1. Agreed. If the goal is to make the intersection so aesthetically displeasing, it would discourage anyone from wanting to look at it, much less walk through it it, this color scheme could definitely do the trick.

      1. +1
        Sadly, this particular installation also serves to camouflage any smaller pedestrians wearing primary colors… like, I don’t know… children?

        In all seriousness, I appreciate the ambition that we try to establish a little beauty in something that serves a functional purpose. But if there is any chance that the beauty would actually impair the function or significantly add to the cost, it does not make sense.

        But i believe there are some examples of installations on Google that use the same paint as a traditional zebra crossing, but deploy it with some creativity.

  7. Seems to me this would make it easier to see the crosswalk, but more difficult to tell if a person was using the crosswalk.

  8. maybe a dumb question, but why do they need to put concrete walks in on top of the road? why not just remove the delaminating fake brick and paint the road the bright colors?

      1. The brick crosswalks were meant to serve as rumble strips. Real rumble strips would be useful for traffic calming near the Post Office. That stretch is more like Scott Boulevard every day.

        And while you’re at it, could you repaint the sharrows? And move the steel plate that splits/parallels the bike lane just past St. Thomas More? And patch the pothole coming out of STM’s driveway?

  9. I have a question about crosswalks. Is there any distinction between the line patterns? Some have lines that run long-ways the direction of the crosswalk, while others have the the series of shorter lines perpendicular to the direction of the crosswalk. In other countries, cars are supposed to always stop for the perpendicular pattern. But that doesn’t happen here. Is is supposed to?

    1. Cars here are only supposed to stop if (1) the vehicle in front of them stops, (2) a train is coming, (3) they think of something they forgot, or (4) they need to use the phone and it slipped under the seat.

    2. I’ve always been confused about that too since there are zebra crossings on the road at some traffic lights too (like down by the Marlay) Since there’s a traffic light, I would assume pedestrians have to wait for a crossing signal?

      1. Pedestrians are required to push the button at signalized crosswalks, but those signals don’t always work. But if a pedestrian is in a marked crosswalk at an intersection (or really anywhere in the road where they aren’t darting into traffic), then cars are required to stop for the pedestrian.

        I don’t think the design of the markings on the crosswalks matter that much in terms of what pedestrians and motorists are each required to do.

          1. There are signs up at signalized crosswalks that say “Pedestrians Must Push Button”. I guess those are there for decoration.

            OCGA 40-6-91
            “The driver of a vehicle shall stop and remain stopped to allow a pedestrian to cross the roadway within a crosswalk when the pedestrian is upon the half of the roadway upon which the vehicle is traveling, or when the pedestrian is approaching and is within one lane of the half of the roadway on which the vehicle is traveling or onto which it is turning. For the purposes of this subsection, “half of the roadway” means all traffic lanes carrying traffic in one direction of travel.”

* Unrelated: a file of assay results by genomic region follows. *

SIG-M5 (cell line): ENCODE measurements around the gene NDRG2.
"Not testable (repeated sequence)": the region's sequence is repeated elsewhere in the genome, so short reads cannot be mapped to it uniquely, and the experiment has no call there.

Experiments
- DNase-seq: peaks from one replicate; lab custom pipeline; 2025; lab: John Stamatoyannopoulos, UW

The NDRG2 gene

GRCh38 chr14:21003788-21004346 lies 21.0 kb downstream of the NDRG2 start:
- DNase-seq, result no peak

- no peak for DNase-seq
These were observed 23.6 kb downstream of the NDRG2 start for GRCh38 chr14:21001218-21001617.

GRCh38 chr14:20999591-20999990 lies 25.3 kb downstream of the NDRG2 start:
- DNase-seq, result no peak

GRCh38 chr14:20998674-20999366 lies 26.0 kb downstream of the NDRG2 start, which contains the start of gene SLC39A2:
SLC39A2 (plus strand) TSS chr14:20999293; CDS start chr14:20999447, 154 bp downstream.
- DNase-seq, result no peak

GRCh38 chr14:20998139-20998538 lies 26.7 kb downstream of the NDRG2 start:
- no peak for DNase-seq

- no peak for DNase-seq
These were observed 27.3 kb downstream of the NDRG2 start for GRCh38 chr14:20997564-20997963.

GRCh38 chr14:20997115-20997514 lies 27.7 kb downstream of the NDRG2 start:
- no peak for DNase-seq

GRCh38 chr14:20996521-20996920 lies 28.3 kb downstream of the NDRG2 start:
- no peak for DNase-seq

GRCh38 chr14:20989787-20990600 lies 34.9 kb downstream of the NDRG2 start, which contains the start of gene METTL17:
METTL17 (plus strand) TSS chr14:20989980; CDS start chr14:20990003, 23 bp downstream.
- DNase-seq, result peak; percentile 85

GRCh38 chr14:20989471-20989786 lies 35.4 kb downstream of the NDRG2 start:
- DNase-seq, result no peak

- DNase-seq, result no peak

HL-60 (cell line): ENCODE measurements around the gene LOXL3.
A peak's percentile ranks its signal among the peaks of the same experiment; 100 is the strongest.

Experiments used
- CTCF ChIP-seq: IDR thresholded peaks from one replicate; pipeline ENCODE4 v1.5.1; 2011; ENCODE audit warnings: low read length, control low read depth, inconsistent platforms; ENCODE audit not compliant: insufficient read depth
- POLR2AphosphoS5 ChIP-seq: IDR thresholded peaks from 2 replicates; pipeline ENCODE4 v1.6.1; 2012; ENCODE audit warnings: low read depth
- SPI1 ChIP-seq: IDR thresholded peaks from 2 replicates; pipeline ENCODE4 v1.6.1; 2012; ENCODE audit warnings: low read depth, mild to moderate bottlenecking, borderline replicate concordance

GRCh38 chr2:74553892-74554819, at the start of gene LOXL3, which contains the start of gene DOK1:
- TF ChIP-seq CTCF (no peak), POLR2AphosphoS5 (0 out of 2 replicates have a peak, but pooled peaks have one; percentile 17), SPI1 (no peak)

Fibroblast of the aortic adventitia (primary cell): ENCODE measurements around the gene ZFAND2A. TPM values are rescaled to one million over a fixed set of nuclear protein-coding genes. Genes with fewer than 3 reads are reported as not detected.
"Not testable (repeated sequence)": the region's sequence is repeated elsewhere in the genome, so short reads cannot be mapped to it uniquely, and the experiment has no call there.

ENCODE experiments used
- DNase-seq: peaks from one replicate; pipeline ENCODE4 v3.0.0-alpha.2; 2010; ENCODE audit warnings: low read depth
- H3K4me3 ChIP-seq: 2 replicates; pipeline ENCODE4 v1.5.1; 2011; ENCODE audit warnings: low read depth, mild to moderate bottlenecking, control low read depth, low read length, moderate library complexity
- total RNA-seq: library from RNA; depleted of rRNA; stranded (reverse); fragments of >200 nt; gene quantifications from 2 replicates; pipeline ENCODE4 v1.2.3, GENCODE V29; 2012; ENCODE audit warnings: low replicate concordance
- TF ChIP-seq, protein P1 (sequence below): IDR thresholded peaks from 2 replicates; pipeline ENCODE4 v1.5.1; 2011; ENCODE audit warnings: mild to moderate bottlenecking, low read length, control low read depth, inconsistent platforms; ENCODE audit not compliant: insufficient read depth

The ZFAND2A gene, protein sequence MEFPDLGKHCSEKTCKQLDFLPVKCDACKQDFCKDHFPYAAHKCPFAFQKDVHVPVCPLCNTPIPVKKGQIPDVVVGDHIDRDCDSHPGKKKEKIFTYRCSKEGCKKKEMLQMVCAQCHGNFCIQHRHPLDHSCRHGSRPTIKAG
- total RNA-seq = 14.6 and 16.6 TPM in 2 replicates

If you’re in the crosswalk, cars should stop. That’s why Atlanta and Decatur police were handing out warnings and tickets last year to cars that went through crosswalks even when pedestrians were nearly across the road.

            Pedestrians can cross a road without a crosswalk – and they do! – as long as they are taking care. Legally, they aren’t supposed to between two signalized intersections, but they do. So, as a practical measure, drivers should stop for pedestrians unless the pedestrian leaves them no choice.

            No sure why any of that is funny. Worrying about which way the strips go on the pavement is actually the funny part of the discussion here.

        1. “But if a pedestrian is in a marked crosswalk at an intersection (or really anywhere in the road where they aren’t darting into traffic), then cars are required to stop for the pedestrian.”

          Even at an intersection with a signal and the driver has a green light? Are you sure that’s the case?

          1. If they are halfway in the road and crossing in a crosswalk. Pedestrians have more of a burden to wait when there is no crosswalk. But, that’s legalities and semantics. I’d rather not have to worry about who was right or wrong after hitting a pedestrian. I’d rather let them cross.

        2. What about jaywalking? I thought that going into a crosswalk when the red hand was up, instead of the white walker, was jaywalking. Or is that only NYC and LA?

          1. They are supposed to obey the crosswalk signals if they are in place. But no pedestrian does that 100%. That’s why it’s more practical and courteous for cars to stop for pedestrians in crosswalks or waiting for the walk signal. But that’s my opinion and you can honk yours behind me if you like.

            The other day I stopped for kids that were waiting to cross Scott Boulevard to get to Venetian Pools where there was a crosswalk but no signals. I stopped and then all the other east/west traffic stopped so the kids could cross. It was the courteous thing to do. There was a Decatur Police car at the intersection waiting to turn right but he sped off once I held up traffic.